State v. Fennell

Annotate this Case

263 S.C. 216 (1974)

209 S.E.2d 433

The STATE, Appellant, v. Fannie Dubose FENNELL, Respondent.


Supreme Court of South Carolina.

October 30, 1974.

*217 Messrs. Daniel R. McLeod, Atty Gen., Joseph C. Coleman, Dep. Atty. Gen., Robert M. Ariail Asst. Atty. Gen., and Wade S. Kolb, Jr., Staff Atty., of Columbia, for Appellant.

*218 October 30, 1974.

BUSSEY, Justice:

On May 13, 1973 the respondent, Fannie Dubose Fennell, was charged by the State Highway Patrol with driving a motor vehicle while under the influence of intoxicating liquor. She was served with a copy of a uniform traffic ticket requiring her to appear before Magistrate R.E. Wingard of Ninety Six, Greenwood County, South Carolina. She was tried before the magistrate and a jury on July 10, 1973, but the jury being unable to agree, a mistrial was ordered. The magistrate, thereafter, on the same day accepted from the respondent a plea of guilty of reckless driving, in lieu of proceeding further with respect to the offense with which she was charged. No warrant, uniform traffic ticket or other process had been issued charging the respondent with the offense of reckless driving.

Still later on the same day, July 10, 1973, the magistrate wrote the respondent a letter informing her that he had been in error in accepting a guilty plea to reckless driving and further informing her that the charge of driving under the influence of intoxicants would be set for retrial. The respondent appealed from such action by the magistrate and the circuit court issued its order under date of January 12, 1974, holding that the magistrate was empowered to accept a guilty plea to the charge of reckless driving and that the State could not further prosecute the offense of driving under the influence of intoxicants. From such order the State appeals.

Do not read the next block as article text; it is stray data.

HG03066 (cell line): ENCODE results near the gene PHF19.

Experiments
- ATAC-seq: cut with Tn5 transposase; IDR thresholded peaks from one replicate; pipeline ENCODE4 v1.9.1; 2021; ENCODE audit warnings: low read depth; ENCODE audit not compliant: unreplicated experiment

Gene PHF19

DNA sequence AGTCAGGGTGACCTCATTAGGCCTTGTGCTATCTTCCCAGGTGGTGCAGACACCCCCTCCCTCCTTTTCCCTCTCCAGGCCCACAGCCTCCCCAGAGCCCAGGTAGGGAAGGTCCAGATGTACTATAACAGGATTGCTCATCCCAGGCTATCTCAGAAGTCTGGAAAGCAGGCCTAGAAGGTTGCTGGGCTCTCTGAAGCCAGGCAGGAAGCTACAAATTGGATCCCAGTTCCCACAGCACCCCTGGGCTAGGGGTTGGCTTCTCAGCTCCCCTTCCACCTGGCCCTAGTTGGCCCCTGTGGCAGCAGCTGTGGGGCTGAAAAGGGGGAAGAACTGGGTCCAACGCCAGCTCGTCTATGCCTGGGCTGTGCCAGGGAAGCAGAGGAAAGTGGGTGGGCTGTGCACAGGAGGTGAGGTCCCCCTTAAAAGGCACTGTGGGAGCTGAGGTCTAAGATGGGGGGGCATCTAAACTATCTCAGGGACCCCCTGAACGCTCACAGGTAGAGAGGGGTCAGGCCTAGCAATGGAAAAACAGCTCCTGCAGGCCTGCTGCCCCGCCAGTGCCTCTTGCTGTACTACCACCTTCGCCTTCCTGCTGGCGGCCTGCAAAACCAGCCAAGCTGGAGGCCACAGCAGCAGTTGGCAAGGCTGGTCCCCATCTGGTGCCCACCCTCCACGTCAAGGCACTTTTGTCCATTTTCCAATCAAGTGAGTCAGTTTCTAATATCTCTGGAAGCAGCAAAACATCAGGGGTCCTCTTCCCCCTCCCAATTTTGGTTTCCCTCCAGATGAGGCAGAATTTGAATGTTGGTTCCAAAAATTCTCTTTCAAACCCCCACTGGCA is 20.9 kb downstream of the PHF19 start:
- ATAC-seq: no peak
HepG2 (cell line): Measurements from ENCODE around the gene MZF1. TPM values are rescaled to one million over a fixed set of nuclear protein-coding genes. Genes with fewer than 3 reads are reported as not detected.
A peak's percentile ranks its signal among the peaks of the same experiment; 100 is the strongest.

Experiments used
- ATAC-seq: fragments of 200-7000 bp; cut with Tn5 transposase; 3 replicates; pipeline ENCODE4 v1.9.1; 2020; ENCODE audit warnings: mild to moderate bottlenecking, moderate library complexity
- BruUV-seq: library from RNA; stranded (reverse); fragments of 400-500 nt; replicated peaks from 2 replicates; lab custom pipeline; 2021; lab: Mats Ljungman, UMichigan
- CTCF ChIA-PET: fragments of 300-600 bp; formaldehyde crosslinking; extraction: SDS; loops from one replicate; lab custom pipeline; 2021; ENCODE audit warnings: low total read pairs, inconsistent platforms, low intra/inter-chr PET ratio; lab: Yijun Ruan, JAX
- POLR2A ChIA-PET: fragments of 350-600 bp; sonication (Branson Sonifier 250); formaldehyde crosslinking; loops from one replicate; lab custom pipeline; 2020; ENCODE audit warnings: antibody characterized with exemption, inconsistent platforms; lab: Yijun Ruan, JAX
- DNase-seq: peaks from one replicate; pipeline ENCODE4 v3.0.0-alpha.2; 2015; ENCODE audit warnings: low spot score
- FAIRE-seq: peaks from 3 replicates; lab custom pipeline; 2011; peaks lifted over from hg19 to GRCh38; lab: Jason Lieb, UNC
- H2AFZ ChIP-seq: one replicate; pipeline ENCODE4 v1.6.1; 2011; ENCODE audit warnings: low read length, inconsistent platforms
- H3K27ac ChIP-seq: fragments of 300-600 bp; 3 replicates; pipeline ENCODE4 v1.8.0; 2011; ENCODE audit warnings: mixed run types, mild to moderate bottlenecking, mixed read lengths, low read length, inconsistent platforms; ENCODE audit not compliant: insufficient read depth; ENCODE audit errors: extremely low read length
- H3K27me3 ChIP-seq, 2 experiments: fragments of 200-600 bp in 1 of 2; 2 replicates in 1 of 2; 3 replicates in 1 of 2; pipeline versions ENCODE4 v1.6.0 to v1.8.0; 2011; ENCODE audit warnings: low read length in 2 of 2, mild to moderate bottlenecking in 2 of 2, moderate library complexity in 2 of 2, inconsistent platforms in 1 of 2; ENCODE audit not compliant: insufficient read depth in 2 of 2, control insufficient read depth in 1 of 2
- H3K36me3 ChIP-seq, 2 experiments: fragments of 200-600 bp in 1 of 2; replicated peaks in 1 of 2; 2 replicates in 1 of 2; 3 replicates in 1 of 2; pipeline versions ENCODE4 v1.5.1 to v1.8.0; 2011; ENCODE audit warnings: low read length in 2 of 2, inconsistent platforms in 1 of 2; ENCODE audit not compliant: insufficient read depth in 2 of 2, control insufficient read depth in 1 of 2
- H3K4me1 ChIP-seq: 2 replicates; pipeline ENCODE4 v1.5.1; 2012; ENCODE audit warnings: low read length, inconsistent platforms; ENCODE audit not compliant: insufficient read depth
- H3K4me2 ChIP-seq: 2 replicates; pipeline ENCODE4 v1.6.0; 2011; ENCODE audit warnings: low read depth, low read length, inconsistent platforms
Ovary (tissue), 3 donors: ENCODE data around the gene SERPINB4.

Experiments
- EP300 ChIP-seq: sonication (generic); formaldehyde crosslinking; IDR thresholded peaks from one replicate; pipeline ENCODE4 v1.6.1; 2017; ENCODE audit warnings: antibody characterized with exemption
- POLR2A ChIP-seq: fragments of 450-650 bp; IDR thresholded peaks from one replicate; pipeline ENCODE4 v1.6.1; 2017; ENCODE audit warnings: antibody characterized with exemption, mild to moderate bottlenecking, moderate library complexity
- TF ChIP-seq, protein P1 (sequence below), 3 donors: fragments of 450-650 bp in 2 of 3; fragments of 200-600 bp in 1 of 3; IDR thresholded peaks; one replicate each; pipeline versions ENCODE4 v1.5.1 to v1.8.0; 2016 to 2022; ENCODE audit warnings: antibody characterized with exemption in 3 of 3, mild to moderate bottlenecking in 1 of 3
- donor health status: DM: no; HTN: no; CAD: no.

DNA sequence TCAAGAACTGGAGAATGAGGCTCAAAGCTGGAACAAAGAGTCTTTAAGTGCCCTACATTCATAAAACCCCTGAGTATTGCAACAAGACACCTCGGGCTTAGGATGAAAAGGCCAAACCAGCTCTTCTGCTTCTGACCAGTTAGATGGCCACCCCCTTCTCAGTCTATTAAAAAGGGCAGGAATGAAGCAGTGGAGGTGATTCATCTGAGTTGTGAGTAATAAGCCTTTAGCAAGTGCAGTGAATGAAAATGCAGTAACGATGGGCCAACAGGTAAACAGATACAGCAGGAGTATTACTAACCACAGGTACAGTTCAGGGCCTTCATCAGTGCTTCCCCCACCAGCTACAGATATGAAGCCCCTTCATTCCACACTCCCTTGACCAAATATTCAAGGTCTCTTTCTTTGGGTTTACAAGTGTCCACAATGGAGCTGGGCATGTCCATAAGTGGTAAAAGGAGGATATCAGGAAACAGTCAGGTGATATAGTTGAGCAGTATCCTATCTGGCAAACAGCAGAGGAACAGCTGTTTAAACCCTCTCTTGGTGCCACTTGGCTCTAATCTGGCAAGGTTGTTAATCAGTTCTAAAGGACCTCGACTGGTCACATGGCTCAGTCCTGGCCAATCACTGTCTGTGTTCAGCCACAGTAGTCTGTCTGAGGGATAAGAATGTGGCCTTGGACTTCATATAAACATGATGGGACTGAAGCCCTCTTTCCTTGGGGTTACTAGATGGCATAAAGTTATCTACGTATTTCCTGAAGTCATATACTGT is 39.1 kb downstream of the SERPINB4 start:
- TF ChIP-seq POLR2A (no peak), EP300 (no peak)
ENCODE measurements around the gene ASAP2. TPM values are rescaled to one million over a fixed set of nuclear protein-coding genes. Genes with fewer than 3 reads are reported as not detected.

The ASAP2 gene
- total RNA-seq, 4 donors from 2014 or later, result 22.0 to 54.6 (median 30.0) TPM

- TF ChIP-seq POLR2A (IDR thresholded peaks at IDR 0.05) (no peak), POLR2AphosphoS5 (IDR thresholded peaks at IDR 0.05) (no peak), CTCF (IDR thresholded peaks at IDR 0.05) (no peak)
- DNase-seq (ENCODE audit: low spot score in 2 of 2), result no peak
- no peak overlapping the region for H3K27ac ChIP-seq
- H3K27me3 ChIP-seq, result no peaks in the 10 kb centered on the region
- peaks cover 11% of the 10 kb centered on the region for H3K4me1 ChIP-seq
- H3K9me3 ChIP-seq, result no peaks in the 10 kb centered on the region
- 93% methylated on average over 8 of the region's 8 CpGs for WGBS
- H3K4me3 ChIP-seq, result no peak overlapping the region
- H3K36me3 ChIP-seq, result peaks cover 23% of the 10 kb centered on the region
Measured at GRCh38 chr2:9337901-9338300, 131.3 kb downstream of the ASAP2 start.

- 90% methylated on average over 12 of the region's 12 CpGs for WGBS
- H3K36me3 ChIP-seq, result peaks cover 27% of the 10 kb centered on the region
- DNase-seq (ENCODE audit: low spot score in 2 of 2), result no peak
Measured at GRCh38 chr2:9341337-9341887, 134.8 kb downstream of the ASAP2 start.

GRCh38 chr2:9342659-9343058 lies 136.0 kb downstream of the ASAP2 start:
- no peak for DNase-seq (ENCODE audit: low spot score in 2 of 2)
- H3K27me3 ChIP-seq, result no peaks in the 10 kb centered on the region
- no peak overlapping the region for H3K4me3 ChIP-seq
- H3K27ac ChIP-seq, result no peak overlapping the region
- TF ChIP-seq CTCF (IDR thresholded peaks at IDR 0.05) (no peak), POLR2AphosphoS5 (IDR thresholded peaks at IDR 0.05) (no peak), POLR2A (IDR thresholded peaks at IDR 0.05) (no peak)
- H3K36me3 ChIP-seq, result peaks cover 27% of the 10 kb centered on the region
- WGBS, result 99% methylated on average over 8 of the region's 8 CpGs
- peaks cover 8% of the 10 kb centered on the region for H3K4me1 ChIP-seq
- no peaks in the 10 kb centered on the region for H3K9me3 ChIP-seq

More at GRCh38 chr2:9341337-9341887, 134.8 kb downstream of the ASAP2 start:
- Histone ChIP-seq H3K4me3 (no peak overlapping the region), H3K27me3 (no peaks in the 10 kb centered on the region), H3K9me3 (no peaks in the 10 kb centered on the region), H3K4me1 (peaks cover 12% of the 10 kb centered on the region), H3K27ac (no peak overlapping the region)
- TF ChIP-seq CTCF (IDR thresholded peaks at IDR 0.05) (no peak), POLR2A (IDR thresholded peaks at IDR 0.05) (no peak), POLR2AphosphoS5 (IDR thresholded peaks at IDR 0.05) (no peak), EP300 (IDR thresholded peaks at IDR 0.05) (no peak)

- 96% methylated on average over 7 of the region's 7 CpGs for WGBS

*219 Code section 46-343 makes it unlawful for "any person who is under the influence of intoxicating liquors * * * to drive any vehicle within this State." Code section 46-342 provides that "Any person who drives any vehicle in such a manner as to indicate either a willful or wanton disregard for the safety of persons or property is guilty of reckless driving."

The essential question raised by the appeal is whether or not the lesser offense of "reckless driving" is included within the greater offense of driving under the influence of intoxicating liquors, the only offense with which respondent was properly charged. The general rule is that an indictment will sustain a conviction for a lesser offense included within a greater offense charged. See cases collected in West's South Carolina Digest, Indictment and Information, Key No. 189. This rule is elaborated upon in 42 C.J.S. Indictments and Informations ยง 286, where it is said,

"However, a conviction may be had of an offense different from the one specifically charged only when such offense is an essential element of that charged or when it is shown by proper averments that a minor offense was in fact included in the offense charged, and only when the greater offense charged includes all the legal and factual elements of the lesser offense. (Emphasis supplied.)"

The rule is also elaborated upon in 41 Am. Jur. (2d), 1074, Indictment and Information, section 313. We quote therefrom as follows.